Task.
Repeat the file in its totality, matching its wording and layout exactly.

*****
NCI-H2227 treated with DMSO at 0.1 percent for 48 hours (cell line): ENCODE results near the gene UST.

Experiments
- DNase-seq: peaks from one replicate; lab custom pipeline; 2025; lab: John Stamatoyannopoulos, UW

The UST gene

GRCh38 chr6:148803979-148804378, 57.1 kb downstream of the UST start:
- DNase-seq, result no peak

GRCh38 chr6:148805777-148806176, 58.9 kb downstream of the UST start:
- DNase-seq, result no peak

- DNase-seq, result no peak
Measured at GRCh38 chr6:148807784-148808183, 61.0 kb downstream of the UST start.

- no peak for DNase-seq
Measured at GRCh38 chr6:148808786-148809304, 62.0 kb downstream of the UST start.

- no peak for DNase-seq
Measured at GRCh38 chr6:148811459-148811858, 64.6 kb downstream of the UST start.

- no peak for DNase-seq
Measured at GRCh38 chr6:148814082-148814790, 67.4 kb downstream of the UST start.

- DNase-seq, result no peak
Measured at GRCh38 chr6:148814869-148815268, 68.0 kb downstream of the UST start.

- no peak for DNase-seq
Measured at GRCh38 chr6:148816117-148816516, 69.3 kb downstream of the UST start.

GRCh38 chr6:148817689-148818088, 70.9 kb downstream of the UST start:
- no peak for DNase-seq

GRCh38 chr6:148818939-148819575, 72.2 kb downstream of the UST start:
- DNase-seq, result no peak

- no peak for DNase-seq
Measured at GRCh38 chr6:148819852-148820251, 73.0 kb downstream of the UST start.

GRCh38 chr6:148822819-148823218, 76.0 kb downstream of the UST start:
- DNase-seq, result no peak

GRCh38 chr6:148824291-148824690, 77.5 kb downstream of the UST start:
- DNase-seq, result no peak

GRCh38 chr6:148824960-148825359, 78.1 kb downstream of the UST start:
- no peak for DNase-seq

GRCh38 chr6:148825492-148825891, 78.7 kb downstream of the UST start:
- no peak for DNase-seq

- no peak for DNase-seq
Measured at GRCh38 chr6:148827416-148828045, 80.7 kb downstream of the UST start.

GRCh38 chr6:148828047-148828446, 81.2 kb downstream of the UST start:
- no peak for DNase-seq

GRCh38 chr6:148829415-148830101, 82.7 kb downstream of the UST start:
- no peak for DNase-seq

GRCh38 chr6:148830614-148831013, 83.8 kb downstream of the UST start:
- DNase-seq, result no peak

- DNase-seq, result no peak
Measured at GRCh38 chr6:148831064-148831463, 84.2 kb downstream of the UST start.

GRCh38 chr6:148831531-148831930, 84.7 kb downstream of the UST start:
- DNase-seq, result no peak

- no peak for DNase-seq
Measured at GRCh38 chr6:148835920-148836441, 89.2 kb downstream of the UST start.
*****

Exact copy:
NCI-H2227 treated with DMSO at 0.1 percent for 48 hours (cell line): ENCODE results near the gene UST.

Experiments
- DNase-seq: peaks from one replicate; lab custom pipeline; 2025; lab: John Stamatoyannopoulos, UW

The UST gene

GRCh38 chr6:148803979-148804378, 57.1 kb downstream of the UST start:
- DNase-seq, result no peak

GRCh38 chr6:148805777-148806176, 58.9 kb downstream of the UST start:
- DNase-seq, result no peak

- DNase-seq, result no peak
Measured at GRCh38 chr6:148807784-148808183, 61.0 kb downstream of the UST start.

- no peak for DNase-seq
Measured at GRCh38 chr6:148808786-148809304, 62.0 kb downstream of the UST start.

- no peak for DNase-seq
Measured at GRCh38 chr6:148811459-148811858, 64.6 kb downstream of the UST start.

- no peak for DNase-seq
Measured at GRCh38 chr6:148814082-148814790, 67.4 kb downstream of the UST start.

- DNase-seq, result no peak
Measured at GRCh38 chr6:148814869-148815268, 68.0 kb downstream of the UST start.

- no peak for DNase-seq
Measured at GRCh38 chr6:148816117-148816516, 69.3 kb downstream of the UST start.

GRCh38 chr6:148817689-148818088, 70.9 kb downstream of the UST start:
- no peak for DNase-seq

GRCh38 chr6:148818939-148819575, 72.2 kb downstream of the UST start:
- DNase-seq, result no peak

- no peak for DNase-seq
Measured at GRCh38 chr6:148819852-148820251, 73.0 kb downstream of the UST start.

GRCh38 chr6:148822819-148823218, 76.0 kb downstream of the UST start:
- DNase-seq, result no peak

GRCh38 chr6:148824291-148824690, 77.5 kb downstream of the UST start:
- DNase-seq, result no peak

GRCh38 chr6:148824960-148825359, 78.1 kb downstream of the UST start:
- no peak for DNase-seq

GRCh38 chr6:148825492-148825891, 78.7 kb downstream of the UST start:
- no peak for DNase-seq

- no peak for DNase-seq
Measured at GRCh38 chr6:148827416-148828045, 80.7 kb downstream of the UST start.

GRCh38 chr6:148828047-148828446, 81.2 kb downstream of the UST start:
- no peak for DNase-seq

GRCh38 chr6:148829415-148830101, 82.7 kb downstream of the UST start:
- no peak for DNase-seq

GRCh38 chr6:148830614-148831013, 83.8 kb downstream of the UST start:
- DNase-seq, result no peak

- DNase-seq, result no peak
Measured at GRCh38 chr6:148831064-148831463, 84.2 kb downstream of the UST start.

GRCh38 chr6:148831531-148831930, 84.7 kb downstream of the UST start:
- DNase-seq, result no peak

- no peak for DNase-seq
Measured at GRCh38 chr6:148835920-148836441, 89.2 kb downstream of the UST start.